Q&A: Chelsea Cook reflects on housing, law background, Durham City Council

Chelsea Cook poses for a portrait. Photo courtesy of Chelsea Cook.

Thursday, March 7, 2024

By Lucy Marques

The Durham VOICE’s Lucy Marques spoke with Durham City Council member Chelsea Cook about priorities for the council, career experience, and favorite things about Durham. Cook was appointed to the council in January to fill the seat that opened up after Leonardo Williams was elected mayor, and currently works as an attorney. 

This interview has been edited for brevity and clarity.

The Durham VOICE: Can you tell me a bit about how you decided to go into law?

Chelsea Cook: Originally, I was really interested in food waves and food insecurity, and that led me into work in lots of local restaurants, and I also worked on a farm just north of Durham. All through that time, I was kind of deciding if I wanted to go back to school and what I would like to study. I had taken one undergraduate class that was actually taught by a law school professor at UNC, and I just thought that it was a great style of learning for me. 

Tell me about your thought process about running for council. What spurred your decision? 

So folks that I’m working with every day who are facing eviction for non-payment, generally your rent is the last thing that you don’t pay, so by the time they get to me, folks are in deep crisis. And I’m hearing these folks, who are so intelligent, they’re so community minded, but in order for them to be able to interact, they have to find childcare, they have to find transportation, they have to be able to spend time away from work, to participate in government, and folks just don’t have that ability a lot of times. It’s sort of my hope that at the very least, I can alleviate that experience, and that was sort of what drove me to run for office. 

You were appointed to the council, not elected. How did you prepare for that differently? How was the process different?

I really was planning on running for the seat when it came up for election in a couple of years, so when I saw that it was going to be available for appointment, I went ahead and put in for it. And I do plan on running for reelection, and I’m excited for that because I think that accountability of being voted in is more representative of how our government is set up to run. 

When you run a campaign, you have a lot of control about the messaging. This process is so different because the whole thing took like three weeks, and you don’t get to have a lot of time to develop a political narrative; which is fine because I feel like I’m just a person who shows up very authentically anyway.

How does your career background inform the perspective you bring to the council?

The council technically is a part-time job and most of our council members don’t work on the side, or they have contract jobs, and they’re able to sort of set their schedules. I can’t do that exactly, but I don’t want to lose that job because I think that it informs so much of my council work. I think that many of us ended up being in community with people who are like-minded but also end up being in our same economic and social groups. And we often don’t have access to folks who are in different socio-economic categories from ourselves. I think the more folks that you can interact with that have different backgrounds as yourself, the more informed you’re going to be.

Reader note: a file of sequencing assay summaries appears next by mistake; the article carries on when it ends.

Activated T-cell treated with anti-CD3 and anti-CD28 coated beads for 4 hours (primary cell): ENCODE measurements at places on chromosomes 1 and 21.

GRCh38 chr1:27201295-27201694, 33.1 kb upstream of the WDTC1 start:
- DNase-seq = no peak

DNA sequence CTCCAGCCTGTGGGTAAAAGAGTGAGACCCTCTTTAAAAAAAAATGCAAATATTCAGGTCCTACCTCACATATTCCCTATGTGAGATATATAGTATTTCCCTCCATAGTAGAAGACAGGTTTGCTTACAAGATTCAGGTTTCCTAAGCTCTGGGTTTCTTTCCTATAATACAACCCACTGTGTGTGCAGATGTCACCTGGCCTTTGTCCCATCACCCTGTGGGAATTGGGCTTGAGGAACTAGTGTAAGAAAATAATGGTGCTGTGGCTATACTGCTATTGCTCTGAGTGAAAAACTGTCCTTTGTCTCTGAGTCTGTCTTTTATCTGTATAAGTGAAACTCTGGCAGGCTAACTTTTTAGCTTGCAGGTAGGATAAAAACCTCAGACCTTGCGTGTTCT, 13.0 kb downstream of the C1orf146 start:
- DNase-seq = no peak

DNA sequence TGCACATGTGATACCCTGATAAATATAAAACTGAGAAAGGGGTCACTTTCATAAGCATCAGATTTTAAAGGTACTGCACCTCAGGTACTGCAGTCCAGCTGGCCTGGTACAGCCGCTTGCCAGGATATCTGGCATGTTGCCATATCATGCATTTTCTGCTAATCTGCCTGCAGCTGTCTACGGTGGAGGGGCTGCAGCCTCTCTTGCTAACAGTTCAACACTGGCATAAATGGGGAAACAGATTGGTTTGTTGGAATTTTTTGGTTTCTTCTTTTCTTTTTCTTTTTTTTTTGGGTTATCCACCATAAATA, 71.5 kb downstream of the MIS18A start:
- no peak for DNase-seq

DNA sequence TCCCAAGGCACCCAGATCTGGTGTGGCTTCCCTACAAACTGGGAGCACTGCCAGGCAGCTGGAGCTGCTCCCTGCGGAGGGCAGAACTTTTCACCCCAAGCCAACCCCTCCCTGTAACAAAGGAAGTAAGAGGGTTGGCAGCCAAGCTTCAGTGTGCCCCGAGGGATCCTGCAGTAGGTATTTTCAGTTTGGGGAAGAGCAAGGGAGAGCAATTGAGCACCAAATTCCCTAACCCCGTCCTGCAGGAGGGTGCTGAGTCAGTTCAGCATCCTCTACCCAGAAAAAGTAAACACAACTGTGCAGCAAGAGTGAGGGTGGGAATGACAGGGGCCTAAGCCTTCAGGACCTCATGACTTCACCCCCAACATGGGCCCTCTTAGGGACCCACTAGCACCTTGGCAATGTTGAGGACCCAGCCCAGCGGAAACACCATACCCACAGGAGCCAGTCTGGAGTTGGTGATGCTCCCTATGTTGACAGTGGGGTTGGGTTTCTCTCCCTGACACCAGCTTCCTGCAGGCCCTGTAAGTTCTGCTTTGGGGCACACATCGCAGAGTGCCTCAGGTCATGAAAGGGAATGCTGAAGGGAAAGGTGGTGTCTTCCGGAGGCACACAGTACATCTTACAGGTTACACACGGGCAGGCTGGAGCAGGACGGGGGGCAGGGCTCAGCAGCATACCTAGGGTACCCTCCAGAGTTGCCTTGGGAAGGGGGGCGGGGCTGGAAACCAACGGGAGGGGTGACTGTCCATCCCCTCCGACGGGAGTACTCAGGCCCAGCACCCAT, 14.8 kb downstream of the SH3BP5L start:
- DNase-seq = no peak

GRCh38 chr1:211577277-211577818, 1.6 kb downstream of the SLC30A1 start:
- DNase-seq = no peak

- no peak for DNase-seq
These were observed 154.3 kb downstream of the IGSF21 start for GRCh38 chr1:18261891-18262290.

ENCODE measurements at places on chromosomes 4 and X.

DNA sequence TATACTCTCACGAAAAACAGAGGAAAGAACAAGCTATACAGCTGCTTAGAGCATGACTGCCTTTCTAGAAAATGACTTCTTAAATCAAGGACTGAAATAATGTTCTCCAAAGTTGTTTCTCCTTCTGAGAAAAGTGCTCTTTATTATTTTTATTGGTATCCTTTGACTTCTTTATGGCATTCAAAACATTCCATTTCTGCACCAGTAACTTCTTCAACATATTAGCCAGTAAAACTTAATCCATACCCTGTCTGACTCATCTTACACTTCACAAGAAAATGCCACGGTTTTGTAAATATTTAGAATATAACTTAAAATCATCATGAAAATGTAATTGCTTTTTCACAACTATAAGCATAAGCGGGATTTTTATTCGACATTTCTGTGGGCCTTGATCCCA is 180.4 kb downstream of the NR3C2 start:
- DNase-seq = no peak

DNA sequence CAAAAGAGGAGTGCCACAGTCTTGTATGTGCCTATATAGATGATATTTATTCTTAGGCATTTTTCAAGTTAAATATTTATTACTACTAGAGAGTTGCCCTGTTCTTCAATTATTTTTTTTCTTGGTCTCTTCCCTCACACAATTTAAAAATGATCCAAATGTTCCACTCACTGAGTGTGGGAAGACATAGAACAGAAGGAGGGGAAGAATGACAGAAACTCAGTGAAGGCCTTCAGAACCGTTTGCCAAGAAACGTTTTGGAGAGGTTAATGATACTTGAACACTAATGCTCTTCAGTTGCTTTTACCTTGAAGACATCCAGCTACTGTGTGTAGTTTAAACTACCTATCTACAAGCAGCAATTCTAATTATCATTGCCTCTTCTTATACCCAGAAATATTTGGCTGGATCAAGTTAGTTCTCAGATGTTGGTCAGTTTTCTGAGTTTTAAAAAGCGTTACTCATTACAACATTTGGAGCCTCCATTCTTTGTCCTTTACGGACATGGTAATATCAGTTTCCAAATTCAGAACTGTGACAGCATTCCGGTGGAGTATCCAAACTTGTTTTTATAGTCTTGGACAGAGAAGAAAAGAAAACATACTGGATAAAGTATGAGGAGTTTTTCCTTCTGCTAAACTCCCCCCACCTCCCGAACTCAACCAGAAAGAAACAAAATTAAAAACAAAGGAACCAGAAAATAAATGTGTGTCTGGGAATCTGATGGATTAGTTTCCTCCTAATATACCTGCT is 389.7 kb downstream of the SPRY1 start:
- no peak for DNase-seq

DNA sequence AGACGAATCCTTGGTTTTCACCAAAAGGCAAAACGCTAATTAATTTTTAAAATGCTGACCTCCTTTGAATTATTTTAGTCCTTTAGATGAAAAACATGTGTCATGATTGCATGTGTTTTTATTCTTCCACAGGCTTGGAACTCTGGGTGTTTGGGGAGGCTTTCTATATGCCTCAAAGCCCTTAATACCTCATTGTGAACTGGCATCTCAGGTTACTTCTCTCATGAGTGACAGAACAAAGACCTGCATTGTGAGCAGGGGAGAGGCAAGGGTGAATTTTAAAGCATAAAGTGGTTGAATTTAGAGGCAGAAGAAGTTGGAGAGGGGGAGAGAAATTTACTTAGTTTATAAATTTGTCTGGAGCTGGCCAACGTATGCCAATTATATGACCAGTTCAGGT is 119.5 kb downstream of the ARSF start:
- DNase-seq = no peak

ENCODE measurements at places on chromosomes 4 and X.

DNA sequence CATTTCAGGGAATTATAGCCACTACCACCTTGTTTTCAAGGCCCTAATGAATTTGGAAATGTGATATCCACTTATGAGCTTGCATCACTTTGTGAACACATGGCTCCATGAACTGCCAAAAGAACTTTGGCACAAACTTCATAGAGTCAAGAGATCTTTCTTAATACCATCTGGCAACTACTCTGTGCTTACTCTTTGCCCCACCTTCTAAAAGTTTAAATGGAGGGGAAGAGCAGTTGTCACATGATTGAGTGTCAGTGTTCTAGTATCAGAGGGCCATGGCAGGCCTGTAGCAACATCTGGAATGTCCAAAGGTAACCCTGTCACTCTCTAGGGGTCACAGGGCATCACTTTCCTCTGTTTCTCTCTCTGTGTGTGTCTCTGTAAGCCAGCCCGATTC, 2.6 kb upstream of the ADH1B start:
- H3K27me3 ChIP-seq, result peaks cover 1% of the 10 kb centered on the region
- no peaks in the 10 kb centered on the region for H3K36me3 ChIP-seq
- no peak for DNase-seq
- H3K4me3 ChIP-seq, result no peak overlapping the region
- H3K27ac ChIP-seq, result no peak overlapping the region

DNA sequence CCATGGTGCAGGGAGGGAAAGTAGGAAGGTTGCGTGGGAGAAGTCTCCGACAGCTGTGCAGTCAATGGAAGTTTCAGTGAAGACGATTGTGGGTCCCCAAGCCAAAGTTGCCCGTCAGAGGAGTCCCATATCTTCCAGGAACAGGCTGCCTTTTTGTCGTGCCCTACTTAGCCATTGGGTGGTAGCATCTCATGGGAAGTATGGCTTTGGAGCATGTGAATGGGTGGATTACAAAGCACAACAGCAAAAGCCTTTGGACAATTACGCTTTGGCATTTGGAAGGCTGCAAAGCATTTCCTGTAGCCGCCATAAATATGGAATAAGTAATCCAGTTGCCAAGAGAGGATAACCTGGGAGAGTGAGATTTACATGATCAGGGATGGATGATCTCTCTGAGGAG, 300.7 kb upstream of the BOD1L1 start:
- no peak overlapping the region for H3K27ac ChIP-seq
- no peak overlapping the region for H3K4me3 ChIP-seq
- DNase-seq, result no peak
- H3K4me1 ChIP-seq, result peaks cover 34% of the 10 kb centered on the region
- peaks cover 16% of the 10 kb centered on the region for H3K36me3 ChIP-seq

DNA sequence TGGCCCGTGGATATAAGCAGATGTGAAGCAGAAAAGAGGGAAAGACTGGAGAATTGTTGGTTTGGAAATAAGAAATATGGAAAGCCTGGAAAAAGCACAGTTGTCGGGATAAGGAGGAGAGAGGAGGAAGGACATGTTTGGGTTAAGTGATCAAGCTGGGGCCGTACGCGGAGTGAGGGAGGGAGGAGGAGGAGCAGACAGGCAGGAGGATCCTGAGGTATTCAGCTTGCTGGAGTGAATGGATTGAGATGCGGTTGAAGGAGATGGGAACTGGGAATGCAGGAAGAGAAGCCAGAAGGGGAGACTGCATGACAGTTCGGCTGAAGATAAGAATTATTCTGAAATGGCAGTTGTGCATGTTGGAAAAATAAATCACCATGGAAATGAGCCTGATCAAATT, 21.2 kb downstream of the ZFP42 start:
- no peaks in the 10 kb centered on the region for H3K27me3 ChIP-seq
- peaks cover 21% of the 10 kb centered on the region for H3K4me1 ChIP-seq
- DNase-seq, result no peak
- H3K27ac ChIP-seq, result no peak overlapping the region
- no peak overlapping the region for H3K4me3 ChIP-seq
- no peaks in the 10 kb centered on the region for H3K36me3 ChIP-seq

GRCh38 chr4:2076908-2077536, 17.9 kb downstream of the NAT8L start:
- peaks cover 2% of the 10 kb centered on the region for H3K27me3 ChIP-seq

What priorities do you bring to the council?

When you’re facing housing insecurity, you’re facing more than just not having a place to live. You’re potentially facing not having a way to access resources or store your belongings. A lot of people work remotely as well, and so you take yourself out of the job market for a large number of jobs if you don’t have access to a physical place. And we know statistically that housing-insecure folks tend to end up in the criminal justice system. So my main priority is ensuring that folks can access housing. 

I do think that housing needs to continue to grow with our population, but it’s not good enough to just have more housing, we have to be able to have housing that is accessible for everyone that is here. I want to make sure that our folks that are living in Durham aren’t getting priced out of our neighborhoods, and out of our city. And I want to make sure that they have access to good-quality housing.

What is your favorite thing about Durham?

This is going to sound cliché, but it’s definitely the people that live here. People really care how you’re doing. I’ve been blown away by this, as a council person too; people I don’t know in the community have checked in on me. Folks are there, involved, in a way that is really intentional. Everybody wants the best for the city, and they love it, and I think it really shows. 

Edited by Margaux Hunter